Babies’ brain cells add years to mice’s lives.

Nature is absolutely not trying to cause any panic with news that injecting baby brain cells into older mice keep them younger and healthier longer:

Previous studies have suggested that the hypothalamus is involved in ageing, but the latest research shows that stem cells in this region can slow the process. That makes sense, because the hypothalamus is involved in many bodily functions, including inflammation and appetite, says Dongsheng Cai, a neuroendocrinologist at Albert Einstein College of Medicine in New York City.

In their study, Cai and his colleagues found that stem cells in the hypothalamus disappear as mice grow older. When the researchers injected their mice with viruses that destroy these cells, the animals seemed to grow older faster, experiencing declines in memory, muscle strength, endurance and coordination. They also died sooner than untreated mice of the same age.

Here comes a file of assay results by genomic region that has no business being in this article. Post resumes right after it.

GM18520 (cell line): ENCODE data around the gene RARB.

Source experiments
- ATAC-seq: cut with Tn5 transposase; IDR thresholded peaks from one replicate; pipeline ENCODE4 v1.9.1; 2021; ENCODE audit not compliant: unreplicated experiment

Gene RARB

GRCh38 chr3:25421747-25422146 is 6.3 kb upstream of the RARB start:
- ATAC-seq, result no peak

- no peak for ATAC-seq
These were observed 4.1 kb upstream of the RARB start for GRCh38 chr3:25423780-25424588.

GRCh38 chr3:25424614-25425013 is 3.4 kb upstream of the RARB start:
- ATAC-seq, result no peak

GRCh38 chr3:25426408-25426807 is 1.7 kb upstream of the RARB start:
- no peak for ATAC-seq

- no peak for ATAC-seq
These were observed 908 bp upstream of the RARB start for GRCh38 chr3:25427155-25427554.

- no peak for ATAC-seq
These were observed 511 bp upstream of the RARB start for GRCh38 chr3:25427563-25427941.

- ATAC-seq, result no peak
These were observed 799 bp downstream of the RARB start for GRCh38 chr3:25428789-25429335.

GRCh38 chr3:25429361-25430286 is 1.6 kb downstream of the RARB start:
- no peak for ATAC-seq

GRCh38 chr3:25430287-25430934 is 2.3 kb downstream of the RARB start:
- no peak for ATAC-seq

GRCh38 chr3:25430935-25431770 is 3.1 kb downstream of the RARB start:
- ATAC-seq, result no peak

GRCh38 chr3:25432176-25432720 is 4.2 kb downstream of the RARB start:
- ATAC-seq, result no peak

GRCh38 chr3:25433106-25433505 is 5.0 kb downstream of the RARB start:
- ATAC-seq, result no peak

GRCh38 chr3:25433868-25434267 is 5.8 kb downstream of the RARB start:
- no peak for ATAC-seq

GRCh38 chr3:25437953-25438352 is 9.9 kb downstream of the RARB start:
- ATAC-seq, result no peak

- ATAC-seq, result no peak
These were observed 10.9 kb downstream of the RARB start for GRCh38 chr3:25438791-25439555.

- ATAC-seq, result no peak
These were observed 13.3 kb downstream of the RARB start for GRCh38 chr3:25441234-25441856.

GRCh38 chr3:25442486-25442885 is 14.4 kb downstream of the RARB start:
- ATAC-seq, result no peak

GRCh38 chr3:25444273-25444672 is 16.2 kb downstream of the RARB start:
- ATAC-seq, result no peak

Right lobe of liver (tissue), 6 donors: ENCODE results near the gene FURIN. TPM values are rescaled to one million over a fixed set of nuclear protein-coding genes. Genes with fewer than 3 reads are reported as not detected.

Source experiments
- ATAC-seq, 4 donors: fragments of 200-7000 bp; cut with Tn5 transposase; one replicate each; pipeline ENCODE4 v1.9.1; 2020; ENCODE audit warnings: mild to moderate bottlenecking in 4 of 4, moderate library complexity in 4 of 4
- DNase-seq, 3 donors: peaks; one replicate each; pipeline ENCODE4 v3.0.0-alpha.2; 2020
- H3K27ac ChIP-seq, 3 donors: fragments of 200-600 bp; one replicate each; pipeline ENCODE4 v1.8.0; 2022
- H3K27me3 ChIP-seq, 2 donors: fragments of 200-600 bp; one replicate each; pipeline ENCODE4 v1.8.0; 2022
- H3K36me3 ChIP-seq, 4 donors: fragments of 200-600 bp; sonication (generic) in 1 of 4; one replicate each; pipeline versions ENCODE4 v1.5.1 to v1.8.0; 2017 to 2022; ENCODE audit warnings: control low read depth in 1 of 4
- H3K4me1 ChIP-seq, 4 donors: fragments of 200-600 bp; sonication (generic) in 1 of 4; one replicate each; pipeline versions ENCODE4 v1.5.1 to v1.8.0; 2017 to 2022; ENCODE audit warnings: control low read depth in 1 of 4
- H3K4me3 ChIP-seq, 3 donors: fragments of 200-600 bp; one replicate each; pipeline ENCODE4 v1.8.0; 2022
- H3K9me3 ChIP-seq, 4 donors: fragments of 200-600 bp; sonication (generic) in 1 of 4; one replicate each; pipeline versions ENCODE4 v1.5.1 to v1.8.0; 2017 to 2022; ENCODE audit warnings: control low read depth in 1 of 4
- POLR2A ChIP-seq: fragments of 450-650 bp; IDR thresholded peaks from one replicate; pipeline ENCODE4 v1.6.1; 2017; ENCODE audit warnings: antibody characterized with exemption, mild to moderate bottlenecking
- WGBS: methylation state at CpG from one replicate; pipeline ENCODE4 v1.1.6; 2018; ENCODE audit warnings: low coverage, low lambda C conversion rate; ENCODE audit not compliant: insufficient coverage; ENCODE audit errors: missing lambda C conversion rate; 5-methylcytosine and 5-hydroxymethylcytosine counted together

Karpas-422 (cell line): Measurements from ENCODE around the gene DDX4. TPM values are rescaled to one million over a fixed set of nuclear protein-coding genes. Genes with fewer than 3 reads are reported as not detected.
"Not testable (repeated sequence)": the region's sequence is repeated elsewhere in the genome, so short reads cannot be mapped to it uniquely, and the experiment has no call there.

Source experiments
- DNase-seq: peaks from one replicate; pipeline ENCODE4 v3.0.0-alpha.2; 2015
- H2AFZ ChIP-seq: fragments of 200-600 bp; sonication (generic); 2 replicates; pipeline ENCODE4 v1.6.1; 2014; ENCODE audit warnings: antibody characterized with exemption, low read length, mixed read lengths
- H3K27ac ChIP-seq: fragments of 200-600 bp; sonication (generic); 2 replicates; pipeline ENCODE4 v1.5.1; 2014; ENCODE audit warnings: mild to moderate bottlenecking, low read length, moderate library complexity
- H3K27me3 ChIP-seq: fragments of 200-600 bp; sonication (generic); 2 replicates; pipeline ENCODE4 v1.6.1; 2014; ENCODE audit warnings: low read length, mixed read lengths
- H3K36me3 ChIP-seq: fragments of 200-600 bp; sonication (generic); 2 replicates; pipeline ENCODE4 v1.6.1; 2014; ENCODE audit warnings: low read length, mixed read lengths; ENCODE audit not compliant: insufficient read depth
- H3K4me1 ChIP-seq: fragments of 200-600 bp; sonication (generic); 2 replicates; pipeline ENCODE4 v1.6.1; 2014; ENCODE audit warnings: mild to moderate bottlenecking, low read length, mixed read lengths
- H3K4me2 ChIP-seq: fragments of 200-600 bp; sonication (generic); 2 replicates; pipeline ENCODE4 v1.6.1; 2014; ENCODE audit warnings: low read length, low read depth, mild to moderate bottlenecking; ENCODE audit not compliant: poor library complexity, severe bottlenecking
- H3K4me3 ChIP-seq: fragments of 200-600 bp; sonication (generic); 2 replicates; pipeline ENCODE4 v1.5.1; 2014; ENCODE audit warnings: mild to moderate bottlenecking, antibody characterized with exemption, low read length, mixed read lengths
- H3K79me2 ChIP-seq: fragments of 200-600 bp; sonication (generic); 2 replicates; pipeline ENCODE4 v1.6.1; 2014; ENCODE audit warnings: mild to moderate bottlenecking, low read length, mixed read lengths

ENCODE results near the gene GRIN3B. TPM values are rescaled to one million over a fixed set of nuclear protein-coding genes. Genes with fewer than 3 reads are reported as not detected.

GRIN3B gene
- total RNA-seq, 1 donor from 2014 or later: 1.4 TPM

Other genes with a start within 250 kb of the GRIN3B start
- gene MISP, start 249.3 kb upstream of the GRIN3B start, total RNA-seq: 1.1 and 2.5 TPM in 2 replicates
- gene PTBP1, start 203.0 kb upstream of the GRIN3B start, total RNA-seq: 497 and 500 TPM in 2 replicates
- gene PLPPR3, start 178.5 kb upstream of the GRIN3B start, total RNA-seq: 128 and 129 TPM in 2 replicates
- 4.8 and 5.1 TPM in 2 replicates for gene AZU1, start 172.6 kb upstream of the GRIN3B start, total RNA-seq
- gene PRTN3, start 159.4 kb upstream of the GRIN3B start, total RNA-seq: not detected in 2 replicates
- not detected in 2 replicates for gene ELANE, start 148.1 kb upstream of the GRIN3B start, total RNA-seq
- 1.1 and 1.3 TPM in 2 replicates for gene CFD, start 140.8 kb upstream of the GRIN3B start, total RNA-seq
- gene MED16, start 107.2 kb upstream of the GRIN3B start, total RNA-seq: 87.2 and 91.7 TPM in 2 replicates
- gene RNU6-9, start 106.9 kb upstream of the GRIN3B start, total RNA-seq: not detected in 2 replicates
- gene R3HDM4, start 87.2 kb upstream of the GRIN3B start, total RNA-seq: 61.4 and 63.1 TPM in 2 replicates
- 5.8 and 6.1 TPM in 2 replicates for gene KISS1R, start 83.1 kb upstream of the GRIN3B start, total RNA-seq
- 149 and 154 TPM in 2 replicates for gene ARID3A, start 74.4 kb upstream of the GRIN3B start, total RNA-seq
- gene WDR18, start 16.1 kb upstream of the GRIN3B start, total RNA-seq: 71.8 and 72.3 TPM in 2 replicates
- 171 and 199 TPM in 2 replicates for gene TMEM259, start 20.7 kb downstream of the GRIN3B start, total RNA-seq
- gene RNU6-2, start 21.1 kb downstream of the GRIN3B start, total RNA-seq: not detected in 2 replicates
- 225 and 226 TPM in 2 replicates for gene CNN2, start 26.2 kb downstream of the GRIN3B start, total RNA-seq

Next, the team injected stem cells taken from the hypothalami of newborn mice into the brains of middle-aged mice. After four months, these animals had better cognitive and muscular function than untreated mice of the same age. They also lived about 10% longer, on average.

The researchers found that these stem cells release molecules called microRNAs, which help to regulate gene expression, into the cerebro­spinal fluid. When the team injected these microRNAs into the brains of middle-aged mice, they found that the molecules slowed cognitive decline and muscle degeneration.

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